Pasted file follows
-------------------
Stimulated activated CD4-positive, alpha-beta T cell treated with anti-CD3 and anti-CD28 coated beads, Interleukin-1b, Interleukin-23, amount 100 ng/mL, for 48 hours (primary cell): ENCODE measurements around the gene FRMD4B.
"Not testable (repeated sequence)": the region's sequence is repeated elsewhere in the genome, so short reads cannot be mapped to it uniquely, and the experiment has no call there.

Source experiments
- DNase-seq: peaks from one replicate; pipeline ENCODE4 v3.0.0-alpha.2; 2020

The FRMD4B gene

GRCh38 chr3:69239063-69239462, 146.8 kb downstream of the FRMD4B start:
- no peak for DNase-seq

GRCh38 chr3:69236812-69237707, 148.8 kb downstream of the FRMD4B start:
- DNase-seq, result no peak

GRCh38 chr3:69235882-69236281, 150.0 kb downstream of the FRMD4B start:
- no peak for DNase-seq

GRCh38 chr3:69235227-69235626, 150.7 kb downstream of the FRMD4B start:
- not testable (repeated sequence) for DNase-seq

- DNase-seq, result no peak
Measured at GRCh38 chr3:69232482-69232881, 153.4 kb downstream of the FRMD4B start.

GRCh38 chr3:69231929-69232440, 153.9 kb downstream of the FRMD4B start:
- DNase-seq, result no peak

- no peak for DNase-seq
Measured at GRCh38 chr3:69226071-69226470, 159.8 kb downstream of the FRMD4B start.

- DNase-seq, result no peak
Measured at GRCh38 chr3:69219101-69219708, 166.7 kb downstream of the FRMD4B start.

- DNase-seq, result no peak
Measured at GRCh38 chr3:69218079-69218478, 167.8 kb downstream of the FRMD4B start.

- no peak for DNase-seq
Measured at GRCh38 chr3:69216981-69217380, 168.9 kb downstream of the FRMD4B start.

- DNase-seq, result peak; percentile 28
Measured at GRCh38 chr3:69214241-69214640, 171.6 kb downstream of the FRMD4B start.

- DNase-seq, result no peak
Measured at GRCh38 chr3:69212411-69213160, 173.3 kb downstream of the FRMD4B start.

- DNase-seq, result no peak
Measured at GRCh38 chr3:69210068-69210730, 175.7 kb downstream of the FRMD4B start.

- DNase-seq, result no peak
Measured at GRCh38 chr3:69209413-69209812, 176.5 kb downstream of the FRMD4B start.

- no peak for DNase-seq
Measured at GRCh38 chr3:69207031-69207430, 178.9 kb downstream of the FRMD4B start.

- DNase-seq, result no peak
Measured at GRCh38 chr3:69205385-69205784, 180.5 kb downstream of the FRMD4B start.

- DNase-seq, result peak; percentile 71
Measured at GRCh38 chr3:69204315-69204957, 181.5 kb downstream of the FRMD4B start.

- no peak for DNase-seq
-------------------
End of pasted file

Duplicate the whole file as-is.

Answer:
Stimulated activated CD4-positive, alpha-beta T cell treated with anti-CD3 and anti-CD28 coated beads, Interleukin-1b, Interleukin-23, amount 100 ng/mL, for 48 hours (primary cell): ENCODE measurements around the gene FRMD4B.
"Not testable (repeated sequence)": the region's sequence is repeated elsewhere in the genome, so short reads cannot be mapped to it uniquely, and the experiment has no call there.

Source experiments
- DNase-seq: peaks from one replicate; pipeline ENCODE4 v3.0.0-alpha.2; 2020

The FRMD4B gene

GRCh38 chr3:69239063-69239462, 146.8 kb downstream of the FRMD4B start:
- no peak for DNase-seq

GRCh38 chr3:69236812-69237707, 148.8 kb downstream of the FRMD4B start:
- DNase-seq, result no peak

GRCh38 chr3:69235882-69236281, 150.0 kb downstream of the FRMD4B start:
- no peak for DNase-seq

GRCh38 chr3:69235227-69235626, 150.7 kb downstream of the FRMD4B start:
- not testable (repeated sequence) for DNase-seq

- DNase-seq, result no peak
Measured at GRCh38 chr3:69232482-69232881, 153.4 kb downstream of the FRMD4B start.

GRCh38 chr3:69231929-69232440, 153.9 kb downstream of the FRMD4B start:
- DNase-seq, result no peak

- no peak for DNase-seq
Measured at GRCh38 chr3:69226071-69226470, 159.8 kb downstream of the FRMD4B start.

- DNase-seq, result no peak
Measured at GRCh38 chr3:69219101-69219708, 166.7 kb downstream of the FRMD4B start.

- DNase-seq, result no peak
Measured at GRCh38 chr3:69218079-69218478, 167.8 kb downstream of the FRMD4B start.

- no peak for DNase-seq
Measured at GRCh38 chr3:69216981-69217380, 168.9 kb downstream of the FRMD4B start.

- DNase-seq, result peak; percentile 28
Measured at GRCh38 chr3:69214241-69214640, 171.6 kb downstream of the FRMD4B start.

- DNase-seq, result no peak
Measured at GRCh38 chr3:69212411-69213160, 173.3 kb downstream of the FRMD4B start.

- DNase-seq, result no peak
Measured at GRCh38 chr3:69210068-69210730, 175.7 kb downstream of the FRMD4B start.

- DNase-seq, result no peak
Measured at GRCh38 chr3:69209413-69209812, 176.5 kb downstream of the FRMD4B start.

- no peak for DNase-seq
Measured at GRCh38 chr3:69207031-69207430, 178.9 kb downstream of the FRMD4B start.

- DNase-seq, result no peak
Measured at GRCh38 chr3:69205385-69205784, 180.5 kb downstream of the FRMD4B start.

- DNase-seq, result peak; percentile 71
Measured at GRCh38 chr3:69204315-69204957, 181.5 kb downstream of the FRMD4B start.

- no peak for DNase-seq